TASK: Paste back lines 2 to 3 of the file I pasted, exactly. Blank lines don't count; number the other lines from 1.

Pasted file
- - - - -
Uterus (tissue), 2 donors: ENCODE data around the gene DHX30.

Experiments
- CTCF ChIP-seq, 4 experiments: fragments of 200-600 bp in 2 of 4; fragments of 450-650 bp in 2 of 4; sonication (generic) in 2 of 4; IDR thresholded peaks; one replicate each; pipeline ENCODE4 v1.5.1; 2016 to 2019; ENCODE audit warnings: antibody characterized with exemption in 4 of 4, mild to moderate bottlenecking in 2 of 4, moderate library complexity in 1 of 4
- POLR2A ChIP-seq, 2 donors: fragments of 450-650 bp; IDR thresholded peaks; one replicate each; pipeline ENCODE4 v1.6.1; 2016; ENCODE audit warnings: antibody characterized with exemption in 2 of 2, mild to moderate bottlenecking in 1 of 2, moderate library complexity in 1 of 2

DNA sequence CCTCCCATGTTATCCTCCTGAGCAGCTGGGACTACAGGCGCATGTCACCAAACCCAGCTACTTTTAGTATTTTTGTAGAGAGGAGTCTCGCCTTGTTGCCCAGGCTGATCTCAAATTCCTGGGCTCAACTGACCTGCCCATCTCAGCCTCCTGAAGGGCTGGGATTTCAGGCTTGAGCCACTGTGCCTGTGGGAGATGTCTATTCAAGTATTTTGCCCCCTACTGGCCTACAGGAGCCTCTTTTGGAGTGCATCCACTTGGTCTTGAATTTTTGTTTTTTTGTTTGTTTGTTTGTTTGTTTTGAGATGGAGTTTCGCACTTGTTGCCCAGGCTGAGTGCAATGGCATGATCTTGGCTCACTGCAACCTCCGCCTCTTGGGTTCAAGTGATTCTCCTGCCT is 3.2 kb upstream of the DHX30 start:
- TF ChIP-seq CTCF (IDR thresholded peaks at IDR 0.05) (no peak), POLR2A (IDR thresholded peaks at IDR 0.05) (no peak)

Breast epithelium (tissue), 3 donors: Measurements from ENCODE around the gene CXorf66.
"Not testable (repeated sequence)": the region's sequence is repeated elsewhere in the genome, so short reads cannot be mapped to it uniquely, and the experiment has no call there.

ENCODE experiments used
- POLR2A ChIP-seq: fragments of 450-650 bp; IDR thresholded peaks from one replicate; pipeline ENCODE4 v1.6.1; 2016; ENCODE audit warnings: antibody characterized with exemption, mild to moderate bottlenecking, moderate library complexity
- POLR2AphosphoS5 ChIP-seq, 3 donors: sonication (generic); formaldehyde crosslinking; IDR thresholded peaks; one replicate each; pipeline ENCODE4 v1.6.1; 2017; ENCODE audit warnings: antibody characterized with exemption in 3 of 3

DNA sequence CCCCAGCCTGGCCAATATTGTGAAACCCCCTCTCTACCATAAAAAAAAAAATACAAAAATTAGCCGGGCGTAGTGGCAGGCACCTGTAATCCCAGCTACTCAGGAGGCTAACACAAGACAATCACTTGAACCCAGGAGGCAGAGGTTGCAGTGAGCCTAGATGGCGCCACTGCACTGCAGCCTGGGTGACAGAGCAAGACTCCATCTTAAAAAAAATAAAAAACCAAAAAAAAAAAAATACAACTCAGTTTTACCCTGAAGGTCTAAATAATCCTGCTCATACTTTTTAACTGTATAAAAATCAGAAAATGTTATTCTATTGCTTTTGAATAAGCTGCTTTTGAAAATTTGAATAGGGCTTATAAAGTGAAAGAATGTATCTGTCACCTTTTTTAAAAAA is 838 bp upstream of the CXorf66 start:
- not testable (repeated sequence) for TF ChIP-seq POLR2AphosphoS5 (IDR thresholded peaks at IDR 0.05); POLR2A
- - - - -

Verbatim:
Experiments
- CTCF ChIP-seq, 4 experiments: fragments of 200-600 bp in 2 of 4; fragments of 450-650 bp in 2 of 4; sonication (generic) in 2 of 4; IDR thresholded peaks; one replicate each; pipeline ENCODE4 v1.5.1; 2016 to 2019; ENCODE audit warnings: antibody characterized with exemption in 4 of 4, mild to moderate bottlenecking in 2 of 4, moderate library complexity in 1 of 4